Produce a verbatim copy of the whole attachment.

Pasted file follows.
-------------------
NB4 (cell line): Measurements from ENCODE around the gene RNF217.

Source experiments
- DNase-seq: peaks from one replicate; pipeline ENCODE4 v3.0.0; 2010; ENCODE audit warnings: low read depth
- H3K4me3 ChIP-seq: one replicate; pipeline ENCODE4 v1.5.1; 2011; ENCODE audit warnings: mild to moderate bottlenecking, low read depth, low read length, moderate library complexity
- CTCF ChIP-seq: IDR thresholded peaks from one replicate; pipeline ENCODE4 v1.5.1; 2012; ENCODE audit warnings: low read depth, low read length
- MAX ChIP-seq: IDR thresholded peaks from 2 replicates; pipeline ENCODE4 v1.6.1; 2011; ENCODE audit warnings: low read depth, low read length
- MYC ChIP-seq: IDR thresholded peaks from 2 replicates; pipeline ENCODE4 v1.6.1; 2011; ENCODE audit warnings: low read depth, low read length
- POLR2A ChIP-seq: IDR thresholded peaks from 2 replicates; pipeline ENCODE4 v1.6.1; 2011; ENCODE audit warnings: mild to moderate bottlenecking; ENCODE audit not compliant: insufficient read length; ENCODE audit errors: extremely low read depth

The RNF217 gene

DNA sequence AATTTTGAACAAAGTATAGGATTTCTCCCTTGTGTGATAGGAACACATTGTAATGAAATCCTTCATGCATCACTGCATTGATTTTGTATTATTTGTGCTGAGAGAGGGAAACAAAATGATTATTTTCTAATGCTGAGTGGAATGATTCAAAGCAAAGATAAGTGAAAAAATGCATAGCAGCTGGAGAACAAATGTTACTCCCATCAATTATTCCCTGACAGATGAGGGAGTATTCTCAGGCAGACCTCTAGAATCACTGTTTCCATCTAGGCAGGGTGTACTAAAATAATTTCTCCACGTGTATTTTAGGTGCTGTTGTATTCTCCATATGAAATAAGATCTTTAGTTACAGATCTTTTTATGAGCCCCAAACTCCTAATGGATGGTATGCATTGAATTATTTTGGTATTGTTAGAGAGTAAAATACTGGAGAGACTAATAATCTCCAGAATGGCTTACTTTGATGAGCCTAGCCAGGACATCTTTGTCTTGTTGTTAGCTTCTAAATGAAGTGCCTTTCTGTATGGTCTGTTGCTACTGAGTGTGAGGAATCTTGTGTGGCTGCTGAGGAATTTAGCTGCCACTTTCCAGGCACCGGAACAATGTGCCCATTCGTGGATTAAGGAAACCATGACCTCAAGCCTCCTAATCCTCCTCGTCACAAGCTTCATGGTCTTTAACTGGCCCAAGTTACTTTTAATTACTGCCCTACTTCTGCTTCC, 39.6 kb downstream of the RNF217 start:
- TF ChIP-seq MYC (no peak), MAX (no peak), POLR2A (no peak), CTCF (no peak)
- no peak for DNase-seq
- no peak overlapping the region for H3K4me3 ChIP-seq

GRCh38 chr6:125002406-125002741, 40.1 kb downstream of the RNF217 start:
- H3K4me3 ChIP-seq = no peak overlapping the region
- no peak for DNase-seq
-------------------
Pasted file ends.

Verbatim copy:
NB4 (cell line): Measurements from ENCODE around the gene RNF217.

Source experiments
- DNase-seq: peaks from one replicate; pipeline ENCODE4 v3.0.0; 2010; ENCODE audit warnings: low read depth
- H3K4me3 ChIP-seq: one replicate; pipeline ENCODE4 v1.5.1; 2011; ENCODE audit warnings: mild to moderate bottlenecking, low read depth, low read length, moderate library complexity
- CTCF ChIP-seq: IDR thresholded peaks from one replicate; pipeline ENCODE4 v1.5.1; 2012; ENCODE audit warnings: low read depth, low read length
- MAX ChIP-seq: IDR thresholded peaks from 2 replicates; pipeline ENCODE4 v1.6.1; 2011; ENCODE audit warnings: low read depth, low read length
- MYC ChIP-seq: IDR thresholded peaks from 2 replicates; pipeline ENCODE4 v1.6.1; 2011; ENCODE audit warnings: low read depth, low read length
- POLR2A ChIP-seq: IDR thresholded peaks from 2 replicates; pipeline ENCODE4 v1.6.1; 2011; ENCODE audit warnings: mild to moderate bottlenecking; ENCODE audit not compliant: insufficient read length; ENCODE audit errors: extremely low read depth

The RNF217 gene

DNA sequence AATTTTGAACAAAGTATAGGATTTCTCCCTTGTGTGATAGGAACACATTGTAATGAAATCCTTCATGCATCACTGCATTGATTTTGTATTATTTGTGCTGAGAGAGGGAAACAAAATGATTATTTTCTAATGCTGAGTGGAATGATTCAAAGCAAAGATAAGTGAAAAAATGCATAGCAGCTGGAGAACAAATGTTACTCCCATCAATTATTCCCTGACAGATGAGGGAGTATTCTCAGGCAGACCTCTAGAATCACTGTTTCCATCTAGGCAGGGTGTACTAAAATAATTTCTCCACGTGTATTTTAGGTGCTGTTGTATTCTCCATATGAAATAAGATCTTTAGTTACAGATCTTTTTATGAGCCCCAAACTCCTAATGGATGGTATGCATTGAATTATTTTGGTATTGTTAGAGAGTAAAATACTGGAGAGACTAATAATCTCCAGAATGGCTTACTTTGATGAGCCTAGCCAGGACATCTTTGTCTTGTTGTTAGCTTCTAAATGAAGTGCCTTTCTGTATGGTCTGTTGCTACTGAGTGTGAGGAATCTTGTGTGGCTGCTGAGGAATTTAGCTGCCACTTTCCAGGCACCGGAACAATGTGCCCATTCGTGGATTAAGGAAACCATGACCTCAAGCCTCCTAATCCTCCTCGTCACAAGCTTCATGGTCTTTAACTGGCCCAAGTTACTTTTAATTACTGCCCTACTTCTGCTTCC, 39.6 kb downstream of the RNF217 start:
- TF ChIP-seq MYC (no peak), MAX (no peak), POLR2A (no peak), CTCF (no peak)
- no peak for DNase-seq
- no peak overlapping the region for H3K4me3 ChIP-seq

GRCh38 chr6:125002406-125002741, 40.1 kb downstream of the RNF217 start:
- H3K4me3 ChIP-seq = no peak overlapping the region
- no peak for DNase-seq